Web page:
Life in seventh heaven

As they prepare to move on, Angela Benn reflects on the good times she and husband David have enjoyed in their pretty Breton cottage

We had done the house-hunting, bought the property, packed everything, cancelled the papers and upped sticks. We were heading for Brittany. We left the Midlands in bright sunshine and arrived in Brittany to deep snow; wasn’t that the wrong way round? Nonetheless, the children and the dog were delighted. The family from whom we had bought the house had kindly lit the fires and were on hand to help us unload, and after the long weeks of preparation and anticipation, our new life had begun.

Nearly seven years on and I still look forward to heading for the walnut tree later in the year and picking up its copious crop, watched by curious chickens and a puzzled baby goat who has tried the nuts and given them up in disgust. Last year’s potatoes and onions are stored, blackberries jammed, raspberries and blackcurrants bottled, beetroot pickled, tomatoes chutneyed and the strawberries are a delicious, sunny memory.

The cider press, a machine pulled by a tractor which always makes me think of the fairground – with its tin roof, bright lights and huge noise – will be summoned in November to press the juice from our apples. This will turn, miraculously and without the use of any other additives, into the delicious amber nectar that we enjoy with our lunch and share with our friends.

In the great barn behind the bread oven, the wood is stacked ready for the winter nights when we will sit cosily by the stove.

I can’t say there hasn’t been hard work involved. We started a small renovation business to earn our keep and our own house required some work to say nothing of a lot of decorating. Then there’s the vegetable garden, which feeds us so efficiently now, but was only a rough field when we arrived and we donned wellies and wielded spades and rakes whenever we had a moment spare.

Good intentions

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We have been compared more than once to Tom and Barbara in the Good Life, not, sadly, for the exceptional attractiveness of any part of my anatomy, but because we try hard to be as self-sufficient as is reasonably possible and to reduce our carbon footprint wherever we can. There is a particular pleasure in looking down at your plate and knowing you have produced everything on it and none of it resembles home-knitted muesli!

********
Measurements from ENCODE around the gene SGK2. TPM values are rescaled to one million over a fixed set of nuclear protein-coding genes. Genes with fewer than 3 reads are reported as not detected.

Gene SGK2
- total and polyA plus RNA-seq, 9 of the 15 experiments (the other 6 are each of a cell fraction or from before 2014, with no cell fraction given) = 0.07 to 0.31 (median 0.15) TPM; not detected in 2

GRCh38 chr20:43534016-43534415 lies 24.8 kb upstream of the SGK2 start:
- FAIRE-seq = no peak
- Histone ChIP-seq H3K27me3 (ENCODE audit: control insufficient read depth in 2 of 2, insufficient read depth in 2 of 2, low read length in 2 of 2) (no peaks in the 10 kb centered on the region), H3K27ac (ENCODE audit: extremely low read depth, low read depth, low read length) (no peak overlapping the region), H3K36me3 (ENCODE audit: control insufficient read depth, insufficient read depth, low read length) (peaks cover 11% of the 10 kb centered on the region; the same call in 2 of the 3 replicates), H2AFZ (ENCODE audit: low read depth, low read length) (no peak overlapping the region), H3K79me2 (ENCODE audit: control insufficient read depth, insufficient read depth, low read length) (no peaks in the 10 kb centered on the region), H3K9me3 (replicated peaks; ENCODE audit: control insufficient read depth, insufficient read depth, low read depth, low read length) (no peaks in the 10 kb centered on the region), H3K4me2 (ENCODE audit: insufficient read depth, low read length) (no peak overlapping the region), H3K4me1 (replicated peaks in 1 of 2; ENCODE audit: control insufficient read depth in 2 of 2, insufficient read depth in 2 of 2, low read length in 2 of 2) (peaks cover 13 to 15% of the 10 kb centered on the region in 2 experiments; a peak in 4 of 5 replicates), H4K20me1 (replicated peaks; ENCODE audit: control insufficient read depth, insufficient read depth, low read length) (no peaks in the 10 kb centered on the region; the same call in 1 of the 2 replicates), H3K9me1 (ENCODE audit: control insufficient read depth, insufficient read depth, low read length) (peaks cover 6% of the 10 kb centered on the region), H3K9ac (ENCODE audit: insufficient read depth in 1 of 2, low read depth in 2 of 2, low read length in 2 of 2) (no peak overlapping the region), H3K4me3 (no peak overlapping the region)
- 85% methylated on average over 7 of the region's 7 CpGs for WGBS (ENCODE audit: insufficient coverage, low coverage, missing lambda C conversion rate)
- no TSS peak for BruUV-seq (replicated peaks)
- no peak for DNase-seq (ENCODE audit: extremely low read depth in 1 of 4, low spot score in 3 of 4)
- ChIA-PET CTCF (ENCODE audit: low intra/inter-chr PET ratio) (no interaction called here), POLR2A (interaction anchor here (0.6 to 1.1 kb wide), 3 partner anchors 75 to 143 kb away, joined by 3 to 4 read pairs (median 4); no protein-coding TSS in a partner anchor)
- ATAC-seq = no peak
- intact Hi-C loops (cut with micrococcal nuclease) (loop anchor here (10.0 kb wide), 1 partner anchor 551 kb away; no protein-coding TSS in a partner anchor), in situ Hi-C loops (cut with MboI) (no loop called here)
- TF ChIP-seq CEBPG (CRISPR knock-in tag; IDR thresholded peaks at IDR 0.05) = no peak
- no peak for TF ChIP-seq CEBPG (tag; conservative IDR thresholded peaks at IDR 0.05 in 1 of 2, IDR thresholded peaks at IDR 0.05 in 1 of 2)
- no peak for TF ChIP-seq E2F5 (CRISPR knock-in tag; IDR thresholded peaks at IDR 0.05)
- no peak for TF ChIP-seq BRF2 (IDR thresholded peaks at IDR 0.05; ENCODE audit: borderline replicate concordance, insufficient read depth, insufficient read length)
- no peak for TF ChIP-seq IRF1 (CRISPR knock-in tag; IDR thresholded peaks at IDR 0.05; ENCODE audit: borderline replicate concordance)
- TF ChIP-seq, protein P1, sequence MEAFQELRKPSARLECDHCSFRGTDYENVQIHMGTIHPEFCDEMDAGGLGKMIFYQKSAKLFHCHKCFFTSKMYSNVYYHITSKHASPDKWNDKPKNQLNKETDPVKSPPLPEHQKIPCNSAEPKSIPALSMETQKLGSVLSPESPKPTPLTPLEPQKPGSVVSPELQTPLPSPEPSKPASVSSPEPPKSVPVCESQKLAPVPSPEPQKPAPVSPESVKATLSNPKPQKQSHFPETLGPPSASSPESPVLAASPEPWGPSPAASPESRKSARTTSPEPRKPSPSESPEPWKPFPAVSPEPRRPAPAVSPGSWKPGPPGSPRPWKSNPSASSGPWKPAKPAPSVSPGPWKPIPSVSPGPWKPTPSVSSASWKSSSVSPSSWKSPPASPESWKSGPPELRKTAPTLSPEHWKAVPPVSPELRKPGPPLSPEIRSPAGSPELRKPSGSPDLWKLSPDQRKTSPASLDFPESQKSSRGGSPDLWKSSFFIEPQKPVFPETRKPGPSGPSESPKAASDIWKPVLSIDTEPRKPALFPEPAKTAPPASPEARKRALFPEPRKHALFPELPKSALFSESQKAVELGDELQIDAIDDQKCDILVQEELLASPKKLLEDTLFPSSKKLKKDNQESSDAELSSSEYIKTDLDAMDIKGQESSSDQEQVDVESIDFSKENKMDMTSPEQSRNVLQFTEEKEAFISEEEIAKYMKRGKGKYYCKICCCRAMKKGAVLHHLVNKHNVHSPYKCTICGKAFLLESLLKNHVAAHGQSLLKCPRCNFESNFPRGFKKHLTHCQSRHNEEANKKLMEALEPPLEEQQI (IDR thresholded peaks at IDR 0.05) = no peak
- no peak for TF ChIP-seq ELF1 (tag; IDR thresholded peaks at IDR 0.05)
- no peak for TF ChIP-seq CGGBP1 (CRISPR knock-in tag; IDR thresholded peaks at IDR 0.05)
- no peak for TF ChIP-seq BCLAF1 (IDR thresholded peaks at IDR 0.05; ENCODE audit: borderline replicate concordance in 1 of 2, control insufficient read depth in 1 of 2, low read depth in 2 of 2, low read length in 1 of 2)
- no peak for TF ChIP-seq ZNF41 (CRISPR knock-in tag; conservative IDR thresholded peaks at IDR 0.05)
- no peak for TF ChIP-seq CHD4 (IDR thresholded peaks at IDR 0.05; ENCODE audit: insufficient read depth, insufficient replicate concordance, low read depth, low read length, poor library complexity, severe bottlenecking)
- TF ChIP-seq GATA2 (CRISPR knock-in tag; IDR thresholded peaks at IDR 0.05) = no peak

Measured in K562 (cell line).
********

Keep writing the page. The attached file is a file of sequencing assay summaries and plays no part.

Every day is an adventure, and we are constantly learning; new French words and phrases, weather lore, customs and, after six years of good intentions, Breton dancing! Throughout the year dances called fest noz (in the evening) and fest deiz (during the day) are held across Brittany. Hugely popular, they are attended by enthusiasts from eight to 80; men and women; girls and boys.

The time-honoured instruments are often supported by modern ones, contemporary tunes and styles superimposed and blended into ancient ones to keep the traditional music of the region fresh and alive to all ages.

We turned up nervously and joined a class on Wednesday evenings. The steps can be complicated and when we have to join hands or little fingers and swing our arms as well it all amounts to being able to pat your head and rub your tummy at the same time.

Needless to say, we are pretty catastrophic so far and a source of much good humoured laughter but also the recipients of great warmth and encouragement from our classmates who have all been doing this sort of thing very much longer. It is exhilarating, exhausting fun and we leave each week with glowing cheeks, aching legs and a quiet sense of hopeful satisfaction that we have surely improved a little since the previous lesson.

Pastures new

So, nearly seven years since moving to Brittany, I stand under my beloved walnut tree, wave to our adorable neighbours and gaze at the beautiful Breton countryside, our sleepy garden and our comfortable home and feel a huge pang as we have just put it all on the market.

Why would we leave? Well, actually we won’t be leaving really, there is another adventure calling, another renovation project, another garden to create, and it has two walnut trees... just down the road.

The Benns’ house is for sale at €199,800

www.frenchestateagents.com